Organizational Letter in Support of Financial Speculation Taxes

Americans for Financial Reform, CMOC and other groups will send the following letter to Senator Harkin and Representative DeFazio.  If you represent an organization, click here to join us and sign the letter.


Dear Senator Harkin and Representative DeFazio:

We, the undersigned organizations, are writing in support of your bills, “The Wall Street Fair Share Act” (S. 2927) and “Let Wall Street Pay for the Restoration of Main Street Act of 2009” (H.R. 4191).  Your bills would rein in reckless financial markets gambling, and help prevent another economic crisis, by placing modest taxes on financial speculation.

Your bills would also put Wall Street to work for the public good by placing a small securities transaction tax on trades of stocks, options and swaps. A tax on these trades has little impact on the average investor or pension fund because they hold their investments for the long-term, but it does curb risky financial behavior and high-volume short-term speculative trading.  By exempting individual retirement accounts, tax-benefited mutual funds, pension funds, and the first $100,000 of stock purchases per year, your bills effectively exempt middle class investors.

At a time when funds are urgently needed to address the employment crisis and budget deficits at home, as well as other urgent needs such as poverty and climate crises around the globe, this bill would provide an important, reliable revenue stream. A modest tax of 0.25 percent would raise between $63.5 billion and $111.4 billion per year.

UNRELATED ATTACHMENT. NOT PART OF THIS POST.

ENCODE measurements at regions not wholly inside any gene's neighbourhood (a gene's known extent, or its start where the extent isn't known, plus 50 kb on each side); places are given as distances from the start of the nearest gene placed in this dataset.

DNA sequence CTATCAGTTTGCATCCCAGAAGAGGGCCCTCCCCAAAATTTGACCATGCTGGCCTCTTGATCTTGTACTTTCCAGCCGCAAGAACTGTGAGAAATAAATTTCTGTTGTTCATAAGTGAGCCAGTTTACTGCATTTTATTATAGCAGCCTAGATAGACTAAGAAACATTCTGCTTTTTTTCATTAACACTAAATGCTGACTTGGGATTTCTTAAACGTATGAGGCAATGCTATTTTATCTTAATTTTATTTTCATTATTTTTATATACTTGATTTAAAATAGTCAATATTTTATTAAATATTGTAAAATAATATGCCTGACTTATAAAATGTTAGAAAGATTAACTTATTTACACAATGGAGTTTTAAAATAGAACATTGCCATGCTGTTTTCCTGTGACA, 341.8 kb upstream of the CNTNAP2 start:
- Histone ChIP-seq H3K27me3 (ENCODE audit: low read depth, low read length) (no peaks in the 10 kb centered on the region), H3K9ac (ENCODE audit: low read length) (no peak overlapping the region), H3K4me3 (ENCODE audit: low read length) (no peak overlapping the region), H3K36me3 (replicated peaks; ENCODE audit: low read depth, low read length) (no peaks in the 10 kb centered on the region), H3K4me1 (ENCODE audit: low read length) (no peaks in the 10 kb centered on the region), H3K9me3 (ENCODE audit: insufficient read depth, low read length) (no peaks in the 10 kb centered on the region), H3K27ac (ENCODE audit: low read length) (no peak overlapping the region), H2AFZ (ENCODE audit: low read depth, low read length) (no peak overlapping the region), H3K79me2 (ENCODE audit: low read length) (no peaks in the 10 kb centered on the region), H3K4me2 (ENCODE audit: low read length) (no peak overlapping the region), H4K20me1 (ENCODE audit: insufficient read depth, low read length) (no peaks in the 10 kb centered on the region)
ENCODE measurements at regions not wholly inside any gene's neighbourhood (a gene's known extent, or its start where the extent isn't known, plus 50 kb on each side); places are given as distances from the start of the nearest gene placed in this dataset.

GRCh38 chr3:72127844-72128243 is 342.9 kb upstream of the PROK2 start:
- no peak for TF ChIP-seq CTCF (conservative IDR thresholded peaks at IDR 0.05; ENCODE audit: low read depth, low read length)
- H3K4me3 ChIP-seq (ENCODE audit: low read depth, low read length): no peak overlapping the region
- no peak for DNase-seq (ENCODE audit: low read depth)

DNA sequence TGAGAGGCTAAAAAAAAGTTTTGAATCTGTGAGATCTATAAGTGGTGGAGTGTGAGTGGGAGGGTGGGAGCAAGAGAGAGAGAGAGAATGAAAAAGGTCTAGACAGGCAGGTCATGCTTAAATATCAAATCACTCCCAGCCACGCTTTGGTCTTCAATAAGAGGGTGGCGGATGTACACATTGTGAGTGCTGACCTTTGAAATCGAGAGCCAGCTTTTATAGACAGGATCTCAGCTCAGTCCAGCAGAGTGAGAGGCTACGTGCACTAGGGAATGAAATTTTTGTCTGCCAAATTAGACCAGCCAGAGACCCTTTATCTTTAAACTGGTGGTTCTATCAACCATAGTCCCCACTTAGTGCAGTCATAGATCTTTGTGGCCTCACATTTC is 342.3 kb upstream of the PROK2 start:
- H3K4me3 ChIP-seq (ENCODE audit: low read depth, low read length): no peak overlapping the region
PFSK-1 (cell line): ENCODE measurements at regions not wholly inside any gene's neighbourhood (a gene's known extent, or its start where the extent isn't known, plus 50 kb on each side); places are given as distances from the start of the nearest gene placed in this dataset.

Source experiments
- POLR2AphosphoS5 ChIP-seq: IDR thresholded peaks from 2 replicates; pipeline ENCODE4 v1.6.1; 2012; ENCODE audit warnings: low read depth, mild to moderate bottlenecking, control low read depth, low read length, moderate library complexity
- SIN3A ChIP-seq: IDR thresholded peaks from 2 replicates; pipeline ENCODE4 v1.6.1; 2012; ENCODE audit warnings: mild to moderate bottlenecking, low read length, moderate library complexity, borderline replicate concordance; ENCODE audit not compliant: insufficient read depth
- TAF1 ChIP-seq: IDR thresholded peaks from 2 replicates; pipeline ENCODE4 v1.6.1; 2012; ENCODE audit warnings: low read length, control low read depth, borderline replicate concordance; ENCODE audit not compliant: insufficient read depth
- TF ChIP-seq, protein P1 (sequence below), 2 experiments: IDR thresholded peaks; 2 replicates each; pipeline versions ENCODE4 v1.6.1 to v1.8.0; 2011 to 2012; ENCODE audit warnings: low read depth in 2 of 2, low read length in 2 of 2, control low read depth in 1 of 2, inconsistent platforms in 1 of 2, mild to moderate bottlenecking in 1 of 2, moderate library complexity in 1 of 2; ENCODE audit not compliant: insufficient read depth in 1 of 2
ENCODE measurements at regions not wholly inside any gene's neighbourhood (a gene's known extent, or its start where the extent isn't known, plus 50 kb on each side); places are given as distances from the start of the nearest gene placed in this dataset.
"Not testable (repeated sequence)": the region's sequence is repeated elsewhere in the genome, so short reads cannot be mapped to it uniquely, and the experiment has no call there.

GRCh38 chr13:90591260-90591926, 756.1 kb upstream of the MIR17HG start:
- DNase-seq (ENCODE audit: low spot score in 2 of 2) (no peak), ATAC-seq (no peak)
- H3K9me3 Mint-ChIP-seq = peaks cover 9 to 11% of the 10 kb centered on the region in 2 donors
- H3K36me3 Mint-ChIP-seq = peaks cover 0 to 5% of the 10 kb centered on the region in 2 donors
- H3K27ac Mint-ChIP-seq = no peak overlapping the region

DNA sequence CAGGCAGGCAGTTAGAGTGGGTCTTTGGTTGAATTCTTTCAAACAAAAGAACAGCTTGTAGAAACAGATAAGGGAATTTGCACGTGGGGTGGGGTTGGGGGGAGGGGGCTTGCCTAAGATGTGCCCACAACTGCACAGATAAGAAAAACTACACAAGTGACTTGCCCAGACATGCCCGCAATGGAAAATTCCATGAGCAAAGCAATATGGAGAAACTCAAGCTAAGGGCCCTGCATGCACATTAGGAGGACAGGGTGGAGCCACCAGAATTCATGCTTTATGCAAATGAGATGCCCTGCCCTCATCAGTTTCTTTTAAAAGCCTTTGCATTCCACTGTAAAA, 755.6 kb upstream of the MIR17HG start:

The cost of financial trading has dropped dramatically over the last three decades as a result of computerization, which has led to an explosion in trading volume and a redistribution of resources to Wall Street.  The taxes proposed in your bills would raise trading costs only back to the levels in the 1980s, a period with vibrant and well-developed capital markets.

The idea of a transaction tax is not a new one. The United States had a transfer tax from 1914 to 1966 which levied a 0.2 percent tax on all sales or transfers of stock. In 1932, Congress more than doubled the tax to help financial recovery and job creation during the Great Depression.

Critics charge that if the United States reapplies this tax domestically it would simply push trading overseas. This claim is demonstrably false as the United Kingdom currently levies a similar tax and has the highest volume exchange in Europe. Moreover, every major European leader is now calling for this type of tax to be applied globally, and the United States is the major roadblock to this plan.

“The Wall Street Fair Share Act” and “Let Wall Street Pay for the Restoration of Main Street Act of 2009” are important steps in the direction of economic fairness and balance.  For these reasons, we fully endorse both bills.